Past me had some good points to make about using Insanity Cards in 2nd edition Warhammer, and it seems pretty straight forward – instead of points, use cards. Yup, I think that will work just fine – I can keep corruption for physical corruption only, and then layer in insanity cards instead of mental corruption. Now, I’ve never used Insanity Cards for a campaign, only for one-shots and convention games. It strikes me that trying to maintain a hand of cards across many sessions might be a pain. To that end, I’ve come up with the following alternative rule:
When you must take insanity damage, draw your Willpower Bonus plus the number of insanity damage points worth of cards. Play a number of cards equal to the insanity damage, then discard the rest. For example, a player with 34 Willpower takes 2 insanity damage. They must draw 5 cards (WP bonus of 3 plus 2 insanity damage), play 2 cards, and discard the other 3.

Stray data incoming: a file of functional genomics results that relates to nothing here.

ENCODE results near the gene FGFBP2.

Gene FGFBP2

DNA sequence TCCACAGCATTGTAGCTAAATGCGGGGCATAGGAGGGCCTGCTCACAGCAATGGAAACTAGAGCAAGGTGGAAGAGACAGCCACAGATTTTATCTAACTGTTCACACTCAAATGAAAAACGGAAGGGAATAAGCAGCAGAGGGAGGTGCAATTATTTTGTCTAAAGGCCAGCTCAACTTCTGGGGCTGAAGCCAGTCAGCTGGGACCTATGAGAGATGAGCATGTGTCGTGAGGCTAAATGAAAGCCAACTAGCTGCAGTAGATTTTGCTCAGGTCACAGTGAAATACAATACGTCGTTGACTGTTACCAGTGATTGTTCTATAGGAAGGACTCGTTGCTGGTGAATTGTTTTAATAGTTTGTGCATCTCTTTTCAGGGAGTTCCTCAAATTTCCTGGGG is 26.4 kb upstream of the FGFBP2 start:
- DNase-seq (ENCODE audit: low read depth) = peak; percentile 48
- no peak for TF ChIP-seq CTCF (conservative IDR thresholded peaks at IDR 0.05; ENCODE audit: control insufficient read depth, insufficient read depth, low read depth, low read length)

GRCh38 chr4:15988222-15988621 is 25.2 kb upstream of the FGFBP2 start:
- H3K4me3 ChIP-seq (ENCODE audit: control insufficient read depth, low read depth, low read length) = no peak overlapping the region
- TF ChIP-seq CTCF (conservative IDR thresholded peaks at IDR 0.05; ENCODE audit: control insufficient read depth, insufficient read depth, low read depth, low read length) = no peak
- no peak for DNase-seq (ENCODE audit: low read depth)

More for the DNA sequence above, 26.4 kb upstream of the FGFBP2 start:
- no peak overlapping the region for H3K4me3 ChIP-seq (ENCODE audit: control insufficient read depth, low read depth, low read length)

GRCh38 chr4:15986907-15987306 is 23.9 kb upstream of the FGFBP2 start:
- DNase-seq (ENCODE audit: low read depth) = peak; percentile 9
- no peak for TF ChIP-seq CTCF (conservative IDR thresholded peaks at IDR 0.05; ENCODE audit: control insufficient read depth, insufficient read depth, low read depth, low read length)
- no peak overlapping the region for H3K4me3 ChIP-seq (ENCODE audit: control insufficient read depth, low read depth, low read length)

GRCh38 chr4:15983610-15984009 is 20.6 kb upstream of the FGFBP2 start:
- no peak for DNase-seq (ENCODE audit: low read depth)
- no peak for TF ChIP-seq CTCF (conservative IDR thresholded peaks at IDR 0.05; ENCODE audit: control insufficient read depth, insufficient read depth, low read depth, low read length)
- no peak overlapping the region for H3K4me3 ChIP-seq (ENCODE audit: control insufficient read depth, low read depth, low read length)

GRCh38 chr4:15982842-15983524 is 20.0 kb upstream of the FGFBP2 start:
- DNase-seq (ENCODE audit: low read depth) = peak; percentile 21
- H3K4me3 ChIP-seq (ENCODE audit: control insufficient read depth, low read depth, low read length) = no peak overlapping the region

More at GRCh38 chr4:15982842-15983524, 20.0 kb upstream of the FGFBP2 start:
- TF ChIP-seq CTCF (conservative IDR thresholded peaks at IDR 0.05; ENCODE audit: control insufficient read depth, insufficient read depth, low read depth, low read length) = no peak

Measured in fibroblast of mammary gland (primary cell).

I think that should simulate having a hand of cards pretty well without the player having to maintain a hand across games. That said, we will have to maintain the state of played cards across sessions. I think this can be done by just creating a good notation system on the character sheet. I’m thinking something like:
A player has played 1 Paranoia card (just a tell, no descents yet) and 3 Fear cards (1 tell and 2 descents). They write on their character sheet:
- P: 0
- F: 2
I think that should work. Players will then have to fish through the deck to reconstitute the state of affairs at the beginning of each session, or more likely when something comes up that the state of their cards matters. I think that feels like a reasonable starting point. I’ll post about how it works in practice after we’ve used it for a while.